The creation of a geological display at Metcalfe Park in Almonte was first proposed to the Council of Mississippi Mills in 2003, as an initiative of the Almonte Geoheritage Project. Metcalfe Park, at the bottom of Bay Hill, was named in honour of Dr. Archibald Metcalfe (1869-1962), local physician for 63 years, town councilor and Mayor (at least 7 terms), and the driving force to establish the Almonte hydro electric generating station.

Through the efforts of Dr. Al Donaldson (Professor Emeritus, Carleton University, and founder of Friends of Canadian Geoheritage. ) and community volunteers in Almonte, plans for a geological display evolved during subsequent meetings with Council. Other organizations soon offered their support. With the enthusiastic endorsement of Councilors, the Mississippi Valley Field Naturalists, the Mississippi Mills Chamber of Commerce, and relatives of Dr. Metcalfe, the Council of Mississippi Mills unanimously approved the proposal in June 2008. Council further approved the renaming of the park as Metcalfe Geoheritage Park.

Specimens were moved to the site, and a display of large blocks and boulders was started to represent the local geodiversity. The target list of specimens ranged from sedimentary rocks of Cambro-Ordovician age, about 488 million years old, to metamorphic rocks of Precambrian age, about 1.2 billion years old. The official opening ceremony at Metcalfe Geoheritage Park was held on October 16, 2010.
Specimens were moved to the site, and a display of large blocks and boulders was started to represent the local geodiversity. The target list of specimens ranged from sedimentary rocks of Cambro-Ordovician age, about 488 million years old, to metamorphic rocks of Precambrian age, about 1.2 billion years old. The official opening ceremony at Metcalfe Geoheritage Park was held on October 16, 2010.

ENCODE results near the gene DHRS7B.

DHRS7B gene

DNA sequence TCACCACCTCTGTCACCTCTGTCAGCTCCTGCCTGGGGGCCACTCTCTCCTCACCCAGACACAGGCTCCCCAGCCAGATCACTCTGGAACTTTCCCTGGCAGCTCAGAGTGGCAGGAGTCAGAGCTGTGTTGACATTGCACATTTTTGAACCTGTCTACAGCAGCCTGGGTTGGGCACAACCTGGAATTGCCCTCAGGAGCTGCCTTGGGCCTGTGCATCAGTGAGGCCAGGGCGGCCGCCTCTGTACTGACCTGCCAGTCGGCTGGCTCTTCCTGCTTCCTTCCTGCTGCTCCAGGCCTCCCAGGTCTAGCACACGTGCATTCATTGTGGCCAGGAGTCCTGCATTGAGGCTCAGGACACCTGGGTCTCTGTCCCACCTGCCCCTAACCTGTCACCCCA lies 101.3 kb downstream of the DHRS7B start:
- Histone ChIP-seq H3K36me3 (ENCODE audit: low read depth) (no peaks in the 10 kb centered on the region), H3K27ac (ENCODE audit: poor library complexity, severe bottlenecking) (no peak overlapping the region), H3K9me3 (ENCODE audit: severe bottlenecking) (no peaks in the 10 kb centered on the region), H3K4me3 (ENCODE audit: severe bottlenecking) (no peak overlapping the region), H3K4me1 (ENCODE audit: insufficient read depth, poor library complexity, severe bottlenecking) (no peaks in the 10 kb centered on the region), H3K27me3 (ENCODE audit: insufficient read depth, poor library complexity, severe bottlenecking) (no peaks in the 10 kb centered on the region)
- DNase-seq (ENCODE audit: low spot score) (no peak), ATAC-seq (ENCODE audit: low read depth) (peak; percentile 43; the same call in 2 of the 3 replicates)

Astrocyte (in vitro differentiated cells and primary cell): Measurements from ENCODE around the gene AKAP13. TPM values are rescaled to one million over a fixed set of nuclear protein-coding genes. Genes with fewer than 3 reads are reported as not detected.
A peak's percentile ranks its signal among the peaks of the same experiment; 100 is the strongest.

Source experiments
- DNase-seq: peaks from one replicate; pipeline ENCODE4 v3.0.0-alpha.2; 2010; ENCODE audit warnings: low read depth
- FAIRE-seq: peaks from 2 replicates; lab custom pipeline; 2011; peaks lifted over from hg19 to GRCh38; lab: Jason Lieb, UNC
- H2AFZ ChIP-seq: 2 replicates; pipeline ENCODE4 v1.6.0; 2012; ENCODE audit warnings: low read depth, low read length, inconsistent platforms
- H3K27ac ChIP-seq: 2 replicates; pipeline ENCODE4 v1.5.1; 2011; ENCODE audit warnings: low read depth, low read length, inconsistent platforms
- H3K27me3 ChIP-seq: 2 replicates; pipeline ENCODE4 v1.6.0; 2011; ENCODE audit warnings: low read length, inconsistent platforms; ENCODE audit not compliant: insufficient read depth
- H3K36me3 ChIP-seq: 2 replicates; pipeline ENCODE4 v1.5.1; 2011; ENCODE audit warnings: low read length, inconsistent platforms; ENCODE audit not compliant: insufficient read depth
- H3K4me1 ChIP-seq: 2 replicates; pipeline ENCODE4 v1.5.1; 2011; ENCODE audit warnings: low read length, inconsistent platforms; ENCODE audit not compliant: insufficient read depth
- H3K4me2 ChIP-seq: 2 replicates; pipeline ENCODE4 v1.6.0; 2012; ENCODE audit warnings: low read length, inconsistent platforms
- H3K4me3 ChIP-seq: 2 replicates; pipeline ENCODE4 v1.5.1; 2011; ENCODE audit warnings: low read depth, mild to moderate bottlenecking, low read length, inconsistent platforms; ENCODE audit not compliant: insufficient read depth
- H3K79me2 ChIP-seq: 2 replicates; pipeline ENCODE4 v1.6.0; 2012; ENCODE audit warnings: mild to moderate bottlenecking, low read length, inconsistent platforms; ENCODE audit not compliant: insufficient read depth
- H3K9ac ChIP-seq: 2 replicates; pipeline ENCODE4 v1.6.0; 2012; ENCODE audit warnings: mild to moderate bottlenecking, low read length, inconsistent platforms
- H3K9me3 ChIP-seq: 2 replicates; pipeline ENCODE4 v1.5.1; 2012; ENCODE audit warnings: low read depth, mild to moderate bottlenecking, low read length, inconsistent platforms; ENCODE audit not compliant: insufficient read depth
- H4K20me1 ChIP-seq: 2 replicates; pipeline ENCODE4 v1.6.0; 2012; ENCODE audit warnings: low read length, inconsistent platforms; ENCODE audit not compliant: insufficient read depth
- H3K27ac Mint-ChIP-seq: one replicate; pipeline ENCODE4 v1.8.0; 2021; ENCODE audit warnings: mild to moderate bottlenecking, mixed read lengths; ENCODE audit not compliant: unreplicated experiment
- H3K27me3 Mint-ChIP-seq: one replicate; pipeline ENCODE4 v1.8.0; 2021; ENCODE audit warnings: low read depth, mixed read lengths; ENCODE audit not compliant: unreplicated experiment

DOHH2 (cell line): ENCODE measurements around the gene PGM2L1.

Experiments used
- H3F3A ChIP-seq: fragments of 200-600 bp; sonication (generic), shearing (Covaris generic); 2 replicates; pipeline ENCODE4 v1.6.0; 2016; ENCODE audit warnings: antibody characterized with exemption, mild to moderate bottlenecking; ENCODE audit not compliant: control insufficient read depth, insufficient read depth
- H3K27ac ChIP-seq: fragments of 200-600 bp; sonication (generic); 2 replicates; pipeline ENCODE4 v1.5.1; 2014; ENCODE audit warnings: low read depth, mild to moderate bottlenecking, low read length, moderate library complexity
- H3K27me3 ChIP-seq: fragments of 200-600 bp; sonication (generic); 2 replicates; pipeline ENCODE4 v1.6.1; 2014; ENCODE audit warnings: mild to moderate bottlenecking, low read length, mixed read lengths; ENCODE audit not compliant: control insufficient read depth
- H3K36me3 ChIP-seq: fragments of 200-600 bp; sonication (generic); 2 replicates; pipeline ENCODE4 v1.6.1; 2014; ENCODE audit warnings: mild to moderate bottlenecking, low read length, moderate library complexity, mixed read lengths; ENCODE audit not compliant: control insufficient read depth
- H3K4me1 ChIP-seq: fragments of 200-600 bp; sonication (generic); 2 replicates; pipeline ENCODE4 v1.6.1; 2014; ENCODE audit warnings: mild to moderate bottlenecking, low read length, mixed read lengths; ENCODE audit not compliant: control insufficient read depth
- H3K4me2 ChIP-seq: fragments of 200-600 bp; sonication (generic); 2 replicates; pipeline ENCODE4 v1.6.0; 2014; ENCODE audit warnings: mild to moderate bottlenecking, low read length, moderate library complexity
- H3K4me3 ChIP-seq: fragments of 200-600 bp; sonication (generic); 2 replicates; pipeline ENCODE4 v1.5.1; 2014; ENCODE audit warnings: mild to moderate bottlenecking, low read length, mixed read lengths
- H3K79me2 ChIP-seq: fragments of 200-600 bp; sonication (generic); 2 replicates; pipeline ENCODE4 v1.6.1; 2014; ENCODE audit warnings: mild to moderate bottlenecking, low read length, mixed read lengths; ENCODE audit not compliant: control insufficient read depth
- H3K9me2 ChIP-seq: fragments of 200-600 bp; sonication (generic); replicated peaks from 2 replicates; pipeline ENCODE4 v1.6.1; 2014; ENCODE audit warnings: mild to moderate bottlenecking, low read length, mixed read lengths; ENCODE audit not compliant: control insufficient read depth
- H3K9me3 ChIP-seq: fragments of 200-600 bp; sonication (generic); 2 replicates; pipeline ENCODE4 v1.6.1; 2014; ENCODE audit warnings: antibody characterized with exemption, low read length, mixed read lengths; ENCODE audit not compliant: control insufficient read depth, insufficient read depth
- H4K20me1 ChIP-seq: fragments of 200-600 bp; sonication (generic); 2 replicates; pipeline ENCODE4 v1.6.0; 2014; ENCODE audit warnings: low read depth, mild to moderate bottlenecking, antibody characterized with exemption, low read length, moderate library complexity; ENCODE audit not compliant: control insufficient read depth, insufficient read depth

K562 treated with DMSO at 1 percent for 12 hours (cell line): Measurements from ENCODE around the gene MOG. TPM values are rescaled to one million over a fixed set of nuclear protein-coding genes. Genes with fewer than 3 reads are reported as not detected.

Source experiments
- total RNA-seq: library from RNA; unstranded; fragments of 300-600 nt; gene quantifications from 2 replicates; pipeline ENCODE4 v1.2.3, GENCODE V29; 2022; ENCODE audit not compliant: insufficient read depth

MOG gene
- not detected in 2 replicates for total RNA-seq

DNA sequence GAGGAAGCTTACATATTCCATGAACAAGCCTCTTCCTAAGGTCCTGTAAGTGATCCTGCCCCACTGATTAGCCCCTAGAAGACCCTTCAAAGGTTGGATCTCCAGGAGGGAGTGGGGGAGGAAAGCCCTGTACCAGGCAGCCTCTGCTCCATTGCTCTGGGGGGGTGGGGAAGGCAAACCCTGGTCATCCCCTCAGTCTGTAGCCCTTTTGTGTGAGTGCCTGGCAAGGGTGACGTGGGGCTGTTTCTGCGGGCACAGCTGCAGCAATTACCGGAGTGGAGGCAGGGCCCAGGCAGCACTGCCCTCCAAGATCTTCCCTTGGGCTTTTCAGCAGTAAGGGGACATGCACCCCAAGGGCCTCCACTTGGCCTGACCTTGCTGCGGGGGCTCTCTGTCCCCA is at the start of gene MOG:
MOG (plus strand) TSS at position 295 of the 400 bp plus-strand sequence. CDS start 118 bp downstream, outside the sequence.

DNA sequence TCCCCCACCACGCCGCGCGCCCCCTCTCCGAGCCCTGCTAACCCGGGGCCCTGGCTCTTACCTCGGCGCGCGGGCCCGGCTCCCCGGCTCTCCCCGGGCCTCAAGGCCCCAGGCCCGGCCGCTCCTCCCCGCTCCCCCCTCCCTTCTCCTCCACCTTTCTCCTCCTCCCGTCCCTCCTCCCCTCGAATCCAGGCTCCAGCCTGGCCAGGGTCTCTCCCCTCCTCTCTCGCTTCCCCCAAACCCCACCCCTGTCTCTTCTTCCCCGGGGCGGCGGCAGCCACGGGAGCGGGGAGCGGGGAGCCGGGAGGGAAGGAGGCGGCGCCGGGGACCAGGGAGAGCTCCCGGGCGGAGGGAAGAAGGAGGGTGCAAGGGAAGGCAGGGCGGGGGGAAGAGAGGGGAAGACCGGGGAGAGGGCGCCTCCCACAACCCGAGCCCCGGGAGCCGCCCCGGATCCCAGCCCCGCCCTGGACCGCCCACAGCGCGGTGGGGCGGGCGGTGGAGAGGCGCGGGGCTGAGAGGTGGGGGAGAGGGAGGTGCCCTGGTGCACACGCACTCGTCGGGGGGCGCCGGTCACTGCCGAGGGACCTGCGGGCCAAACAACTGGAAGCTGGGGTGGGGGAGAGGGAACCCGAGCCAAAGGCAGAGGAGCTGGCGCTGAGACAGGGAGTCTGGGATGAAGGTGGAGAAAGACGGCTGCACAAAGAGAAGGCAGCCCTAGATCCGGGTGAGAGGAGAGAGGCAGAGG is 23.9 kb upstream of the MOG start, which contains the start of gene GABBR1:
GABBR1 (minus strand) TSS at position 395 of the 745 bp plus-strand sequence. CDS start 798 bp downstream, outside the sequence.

In 2011 the park property by the Brian J. Gallagher Generating Station was under construction for the upgrade of the sewage pumping station. The large rocks were temporarily moved aside and, alas, some were broken and damaged. This was reported by the Millstone News in an article titled ‘No respect for Almonte seniors’, now archived at https://millstonenews.com/2011/09/no-respect-for-almonte-seniors.html
In 2011 the park property by the Brian J. Gallagher Generating Station was under construction for the upgrade of the sewage pumping station. The large rocks were temporarily moved aside and, alas, some were broken and damaged. This was reported by the Millstone News in an article titled ‘No respect for Almonte seniors’, now archived at https://millstonenews.com/2011/09/no-respect-for-almonte-seniors.html

Since moving the rocks to dig up the site again was almost a certainty, due to the many buried pipes and storage tanks, the Metcalfe Geoheritage Committee proposed the relocation of the specimens to the west side of the property. The MRPC agreed that this would be a good location, and presented a plan to the Beautification Committee and Council. All agreed with the design.

Supervising on site this week for the relocation of the Metcalfe Geoheritage Park specimens were, left-to-right, Scott Newton, General Manager, Mississippi River Power Corporation; with Kevin Cooney and Paul Cooney, Cooney Construction and Landscape.
Supervising on site this week for the relocation of the Metcalfe Geoheritage Park specimens were, left-to-right, Scott Newton, General Manager, Mississippi River Power Corporation; with Kevin Cooney and Paul Cooney, Cooney Construction and Landscape.
While work on the relocation of the Metcalfe Geoheritage Park specimens continues, construction is also underway for paving the adjacent parking lot and boat launch.
While work on the relocation of the Metcalfe Geoheritage Park specimens continues, construction is also underway for paving the adjacent parking lot and boat launch.